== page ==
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Welcome to the Fortified Family! I’m Katie Ferraro, Registered Dietitian Nutritionist and mom of 5 (including quadruplets :) I’m passionate about feeding strong families and making food fun.

Is There Such a Thing as a Safe Car Snack?

Is There Such a Thing as a Safe Car Snack?

Disclaimer: This post was created with assistance from Clek, Inc. I did not receive any financial compensation for the post, although Clek did provide technical assistance, safety information, and car seat products used in the post. 

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I've had a number of requests lately for ideas on what to feed your kid in the car. Since most of my work and life centers around feeding babies :) I'm happy to say that the answer to this one is pretty easy: don't feed your baby in the car.

This week is Child Passenger Safety Week, so no there's no better time like the present to explain why feeding your baby (and even your bigger kids) in the car isn't a great idea. 

 

Choking Risk

It's never wise to offer a baby or even a toddler food when you aren't around to directly observe him or her eating. Kids can aspirate (choke) on even the most unassuming of foods, and sometimes it's silent.

The single biggest reason not to offer your baby or toddler food is in the car is because if you are driving, you are unable to observe any potential choking or aspiration that may be occurring.

Babies should be in a rear-facing car-seat from birth until age 2. (In California, the law requires that children remain rear-facing until age 2 or 40 pounds.)

So, for that roughly 18-month period when your baby is able to eat solid food but has to be rear-facing, there's no way for you to observe potential choking if he or she is eating food while you're driving - so best to avoid food in the car.

 

What About Long Car Trips?

Of course, the time will inevitably come when you're in the car for long enough that your baby or toddler will need to eat. In that event, it's probably best for everyone to take a break, including the driver - and to make sure that an adult is directly observing the baby or toddler eating.

I've put together a pretty succinct list of foods you never want to feed a baby...and most of them have to do with reducing choking risk. Click here to download "15 Foods to Never Feed Your Baby".

 

The Basics of Baby Car Seat Safety

On the car-seat safety front, I want to give a major shout out to Julie from Clek who recently came to our house to help us safely install our 5 kids' new Clek car seats.

Ever since the babies outgrew their infant buckets, I've been on the lookout for a car seat solution. We drive a Sprinter van, and so I needed a situation that would allow for 3 car seats to fit comfortably across the first row of the van.

Thanks to the valuable safety information and car seats provided by Clek, we decided to go with 4 of the Clek Foonfs for our rear-facing quadruplets and a forward-facing Clek Fllo for our 3-year old Molly. 

Here's my husband Charlie about to tackle this massive install (albeit with the valuable assistance and insight from Julie at Clek!)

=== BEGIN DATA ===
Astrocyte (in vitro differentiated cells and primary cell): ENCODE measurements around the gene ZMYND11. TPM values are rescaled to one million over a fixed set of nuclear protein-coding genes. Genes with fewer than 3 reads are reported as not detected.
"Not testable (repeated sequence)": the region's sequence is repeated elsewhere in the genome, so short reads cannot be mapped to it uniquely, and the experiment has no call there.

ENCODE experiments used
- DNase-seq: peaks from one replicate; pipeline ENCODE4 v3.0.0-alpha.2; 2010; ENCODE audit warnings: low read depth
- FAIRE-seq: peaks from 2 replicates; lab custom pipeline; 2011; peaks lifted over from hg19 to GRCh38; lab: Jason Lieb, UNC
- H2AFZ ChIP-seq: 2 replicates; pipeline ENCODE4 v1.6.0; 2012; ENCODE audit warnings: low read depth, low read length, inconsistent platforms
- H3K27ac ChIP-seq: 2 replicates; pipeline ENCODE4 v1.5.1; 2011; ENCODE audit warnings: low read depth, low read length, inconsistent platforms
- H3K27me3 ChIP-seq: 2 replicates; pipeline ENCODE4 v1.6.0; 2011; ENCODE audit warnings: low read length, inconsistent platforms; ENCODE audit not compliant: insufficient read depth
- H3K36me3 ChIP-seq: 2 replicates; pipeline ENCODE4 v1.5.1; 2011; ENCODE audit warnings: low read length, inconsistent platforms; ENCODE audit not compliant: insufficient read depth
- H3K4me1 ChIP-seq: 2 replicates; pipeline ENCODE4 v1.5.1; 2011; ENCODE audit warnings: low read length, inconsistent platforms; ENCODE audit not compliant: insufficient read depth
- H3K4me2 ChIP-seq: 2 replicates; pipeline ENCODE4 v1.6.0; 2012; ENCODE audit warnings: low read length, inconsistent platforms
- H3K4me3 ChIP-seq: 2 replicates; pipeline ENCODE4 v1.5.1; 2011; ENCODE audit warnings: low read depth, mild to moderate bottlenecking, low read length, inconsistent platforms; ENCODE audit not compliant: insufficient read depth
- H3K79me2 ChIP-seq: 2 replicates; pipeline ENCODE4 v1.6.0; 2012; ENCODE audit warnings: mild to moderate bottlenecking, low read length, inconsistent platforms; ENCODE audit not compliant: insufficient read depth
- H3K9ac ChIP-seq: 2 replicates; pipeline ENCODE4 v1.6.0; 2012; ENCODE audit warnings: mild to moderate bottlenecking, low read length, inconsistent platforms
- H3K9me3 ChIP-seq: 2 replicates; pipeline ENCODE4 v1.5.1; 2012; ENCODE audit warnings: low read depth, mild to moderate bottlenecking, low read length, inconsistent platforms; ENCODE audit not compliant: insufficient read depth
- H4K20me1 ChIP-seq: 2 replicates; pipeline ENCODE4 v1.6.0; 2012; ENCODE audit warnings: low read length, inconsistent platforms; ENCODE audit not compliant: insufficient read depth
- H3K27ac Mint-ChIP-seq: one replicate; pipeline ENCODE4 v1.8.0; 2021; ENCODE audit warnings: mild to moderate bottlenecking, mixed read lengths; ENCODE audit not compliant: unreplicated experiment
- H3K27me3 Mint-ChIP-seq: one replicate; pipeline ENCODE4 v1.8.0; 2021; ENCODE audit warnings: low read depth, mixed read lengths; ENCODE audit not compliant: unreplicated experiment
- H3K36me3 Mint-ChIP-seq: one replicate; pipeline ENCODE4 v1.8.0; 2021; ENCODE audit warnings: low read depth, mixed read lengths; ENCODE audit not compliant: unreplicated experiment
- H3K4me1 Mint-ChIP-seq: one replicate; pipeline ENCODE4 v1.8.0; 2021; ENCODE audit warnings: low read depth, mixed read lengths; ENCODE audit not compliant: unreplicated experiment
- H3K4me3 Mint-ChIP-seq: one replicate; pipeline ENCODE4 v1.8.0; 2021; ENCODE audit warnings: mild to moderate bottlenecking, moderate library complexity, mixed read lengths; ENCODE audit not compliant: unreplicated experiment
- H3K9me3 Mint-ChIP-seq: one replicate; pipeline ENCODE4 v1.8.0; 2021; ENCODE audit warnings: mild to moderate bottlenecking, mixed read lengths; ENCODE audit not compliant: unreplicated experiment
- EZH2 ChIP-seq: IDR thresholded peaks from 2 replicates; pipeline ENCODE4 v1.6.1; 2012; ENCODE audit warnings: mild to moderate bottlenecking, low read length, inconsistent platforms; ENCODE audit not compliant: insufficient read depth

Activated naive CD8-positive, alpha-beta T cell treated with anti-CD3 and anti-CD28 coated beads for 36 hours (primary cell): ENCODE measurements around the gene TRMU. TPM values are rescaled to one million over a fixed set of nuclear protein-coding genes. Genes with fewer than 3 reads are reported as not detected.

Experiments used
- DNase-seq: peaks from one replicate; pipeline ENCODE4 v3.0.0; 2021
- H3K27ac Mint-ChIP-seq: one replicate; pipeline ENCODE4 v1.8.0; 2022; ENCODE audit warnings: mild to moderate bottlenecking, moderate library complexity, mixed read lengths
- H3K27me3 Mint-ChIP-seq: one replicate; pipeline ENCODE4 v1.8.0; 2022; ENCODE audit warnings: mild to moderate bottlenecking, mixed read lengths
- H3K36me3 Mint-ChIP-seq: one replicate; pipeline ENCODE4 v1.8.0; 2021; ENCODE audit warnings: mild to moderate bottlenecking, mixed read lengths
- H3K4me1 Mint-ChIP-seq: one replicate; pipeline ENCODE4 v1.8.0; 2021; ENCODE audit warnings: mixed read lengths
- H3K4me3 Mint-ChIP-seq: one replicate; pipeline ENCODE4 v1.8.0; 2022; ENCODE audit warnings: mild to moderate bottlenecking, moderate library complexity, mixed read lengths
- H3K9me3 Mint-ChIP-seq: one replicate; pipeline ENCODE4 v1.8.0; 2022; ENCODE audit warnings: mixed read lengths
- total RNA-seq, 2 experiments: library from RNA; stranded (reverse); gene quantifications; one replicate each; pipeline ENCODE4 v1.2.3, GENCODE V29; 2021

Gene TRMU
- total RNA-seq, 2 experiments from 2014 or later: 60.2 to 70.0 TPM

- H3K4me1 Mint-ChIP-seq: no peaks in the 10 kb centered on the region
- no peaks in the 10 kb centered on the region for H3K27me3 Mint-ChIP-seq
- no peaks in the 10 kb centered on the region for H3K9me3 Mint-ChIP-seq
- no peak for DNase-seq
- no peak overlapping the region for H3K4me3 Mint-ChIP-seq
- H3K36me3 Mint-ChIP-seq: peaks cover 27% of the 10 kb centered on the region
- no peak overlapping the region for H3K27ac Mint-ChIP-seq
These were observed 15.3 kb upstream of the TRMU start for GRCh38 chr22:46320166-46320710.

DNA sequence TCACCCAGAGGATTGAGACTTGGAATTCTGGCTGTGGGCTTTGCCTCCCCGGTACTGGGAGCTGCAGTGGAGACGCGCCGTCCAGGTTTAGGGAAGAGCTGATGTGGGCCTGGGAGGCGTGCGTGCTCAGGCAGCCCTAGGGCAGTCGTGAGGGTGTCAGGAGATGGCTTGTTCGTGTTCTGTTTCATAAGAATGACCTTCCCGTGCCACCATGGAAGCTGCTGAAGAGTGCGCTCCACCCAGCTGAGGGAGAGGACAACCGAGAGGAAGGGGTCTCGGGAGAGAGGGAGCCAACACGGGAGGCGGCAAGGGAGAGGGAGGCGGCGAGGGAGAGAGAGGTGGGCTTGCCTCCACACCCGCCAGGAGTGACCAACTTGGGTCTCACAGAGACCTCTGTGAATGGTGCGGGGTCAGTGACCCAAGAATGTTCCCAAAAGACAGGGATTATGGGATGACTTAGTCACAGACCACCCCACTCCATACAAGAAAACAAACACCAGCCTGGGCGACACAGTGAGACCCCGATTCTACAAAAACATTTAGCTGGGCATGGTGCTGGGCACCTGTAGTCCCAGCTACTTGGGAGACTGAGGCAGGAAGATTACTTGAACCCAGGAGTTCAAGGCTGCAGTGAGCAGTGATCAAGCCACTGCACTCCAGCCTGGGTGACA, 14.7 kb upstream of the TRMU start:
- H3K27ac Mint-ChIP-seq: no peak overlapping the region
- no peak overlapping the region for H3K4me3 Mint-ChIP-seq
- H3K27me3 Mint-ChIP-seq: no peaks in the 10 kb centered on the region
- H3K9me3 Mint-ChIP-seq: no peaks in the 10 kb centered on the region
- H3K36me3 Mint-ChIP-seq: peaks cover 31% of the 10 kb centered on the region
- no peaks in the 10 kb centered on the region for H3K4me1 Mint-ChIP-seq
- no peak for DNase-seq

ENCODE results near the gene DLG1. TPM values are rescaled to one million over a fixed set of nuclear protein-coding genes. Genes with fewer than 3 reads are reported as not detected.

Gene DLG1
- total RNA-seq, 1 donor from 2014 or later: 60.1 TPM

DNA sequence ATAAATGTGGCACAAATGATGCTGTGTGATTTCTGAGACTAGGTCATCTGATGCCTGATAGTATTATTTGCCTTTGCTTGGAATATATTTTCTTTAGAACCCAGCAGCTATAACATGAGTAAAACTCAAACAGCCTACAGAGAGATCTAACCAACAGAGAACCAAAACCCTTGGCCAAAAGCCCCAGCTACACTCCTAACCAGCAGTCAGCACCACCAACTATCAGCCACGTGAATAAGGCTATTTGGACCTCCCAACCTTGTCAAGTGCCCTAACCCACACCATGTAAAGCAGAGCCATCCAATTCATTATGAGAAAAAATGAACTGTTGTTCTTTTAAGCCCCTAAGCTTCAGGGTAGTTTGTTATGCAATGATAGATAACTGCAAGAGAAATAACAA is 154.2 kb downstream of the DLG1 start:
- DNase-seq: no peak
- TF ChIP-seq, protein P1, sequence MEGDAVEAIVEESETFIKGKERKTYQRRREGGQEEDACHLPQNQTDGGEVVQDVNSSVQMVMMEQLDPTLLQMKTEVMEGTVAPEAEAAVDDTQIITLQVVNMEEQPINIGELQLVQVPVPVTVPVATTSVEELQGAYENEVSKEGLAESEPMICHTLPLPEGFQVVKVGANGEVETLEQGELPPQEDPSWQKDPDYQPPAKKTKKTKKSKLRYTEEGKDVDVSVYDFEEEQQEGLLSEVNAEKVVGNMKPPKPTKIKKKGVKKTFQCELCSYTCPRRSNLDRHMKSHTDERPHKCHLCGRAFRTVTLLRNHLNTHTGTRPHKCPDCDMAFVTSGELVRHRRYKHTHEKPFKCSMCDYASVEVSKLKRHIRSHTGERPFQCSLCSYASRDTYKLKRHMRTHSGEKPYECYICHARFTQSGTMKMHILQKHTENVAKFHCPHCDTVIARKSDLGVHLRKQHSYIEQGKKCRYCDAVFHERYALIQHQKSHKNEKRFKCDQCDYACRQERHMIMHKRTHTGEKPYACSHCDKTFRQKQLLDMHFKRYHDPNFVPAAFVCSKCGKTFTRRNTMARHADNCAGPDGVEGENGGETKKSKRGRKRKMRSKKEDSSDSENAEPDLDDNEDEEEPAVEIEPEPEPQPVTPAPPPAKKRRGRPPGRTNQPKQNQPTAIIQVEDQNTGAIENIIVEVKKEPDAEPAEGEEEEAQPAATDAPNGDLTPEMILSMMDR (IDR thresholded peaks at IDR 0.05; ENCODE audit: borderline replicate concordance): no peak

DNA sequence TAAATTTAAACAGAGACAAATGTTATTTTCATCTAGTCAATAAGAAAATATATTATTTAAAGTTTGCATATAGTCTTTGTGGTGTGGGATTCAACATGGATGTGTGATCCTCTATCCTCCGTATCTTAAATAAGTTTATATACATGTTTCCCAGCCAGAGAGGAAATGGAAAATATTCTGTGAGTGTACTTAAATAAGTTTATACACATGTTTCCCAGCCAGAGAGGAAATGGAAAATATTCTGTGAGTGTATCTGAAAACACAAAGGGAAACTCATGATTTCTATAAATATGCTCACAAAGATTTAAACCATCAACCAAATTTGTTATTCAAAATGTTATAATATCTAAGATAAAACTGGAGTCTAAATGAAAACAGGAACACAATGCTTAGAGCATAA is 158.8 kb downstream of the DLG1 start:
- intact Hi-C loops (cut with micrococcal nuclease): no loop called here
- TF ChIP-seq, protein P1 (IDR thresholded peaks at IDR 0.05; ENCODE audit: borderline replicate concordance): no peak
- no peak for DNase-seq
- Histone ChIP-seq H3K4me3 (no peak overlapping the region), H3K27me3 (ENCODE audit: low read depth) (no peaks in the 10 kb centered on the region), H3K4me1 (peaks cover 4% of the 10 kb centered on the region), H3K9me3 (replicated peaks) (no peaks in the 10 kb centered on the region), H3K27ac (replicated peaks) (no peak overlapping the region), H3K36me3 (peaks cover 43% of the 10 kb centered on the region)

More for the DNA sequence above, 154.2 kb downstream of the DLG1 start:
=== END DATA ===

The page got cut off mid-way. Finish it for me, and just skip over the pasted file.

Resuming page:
Now...I can feed the heck out of a baby, but I was pretty surprised to learn how much I DIDN'T know about car-seat safety...but at least I'm not alone. According to Julie, 9 out of 10 car seats are installed or used incorrectly.

So here's a few tips you need to know for car seat safety:

  • A properly installed car seat should not more move than 1 inch when testing at the belt path
  • For rear-facing children the harness should come from at or below the child's shoulders
  • For forward-facing children the harness should come from at or above the child's shoulders
  • Always portion the chest clip so that it is even with the arm pits

Here's a few quick pics of our kids safely installed in their new Clek carseats after Julie walked us through the really easy install process of the Clek Foonfs and Fllo.

The biggest thing I learned from my Clek carseat safety inservice was the importance of your car seat manual. I mean, have you ever sat down and actually read your car seat manual? I just read both the Foonf and the Floo manual cover to cover and it had so much valuable information I can't believe I never knew before!

Of course you can always download your carseat manual from the manufacturer's website, but I think it's so cool that Clek makes a nifty storage space in the back of their car seats so you can easily access the manual whenever you need it.

(But I have to admit my absolute favorite feature of the Clek carseats, is this amazing ability to store the bottom buckles that go into the crotch strap on the side of the carseat to avoid digging around in your baby's crotch at buckle up time!!) Check out these pics of the manual storage spot and the buckle side-stick...GENIUS!

And here's our little guy Dillon demonstrating on his Pirate Parrot the WRONG way to secure a child in a carseat - the straps are too high and there's too much slack in the harness. Future Child Passenger Safety Technician on ours hands I'd say!

Wondering if you're doing the car-seat thing all wrong?! Here's a quick checklist from Clek to see if your child's harness is "snug as a hug".  You should be:

  • Unable to pinch a horizontal fold at the child's collarbone

  • Sure the chest clip is at armpit level

  • Removing visible slack

  • Ensuring the harness is snug on hips 

If you meet these four criteria...you're good to go and ready to hit the road!

If you want to learn more about locating a local Child Passenger Safety Technician for assistance with your car seat, visit cert.safekids.org.

And to check out some of the amazing car seats Clek has to offer (at 15% off until September 30, 2017) visit clekinc.com.

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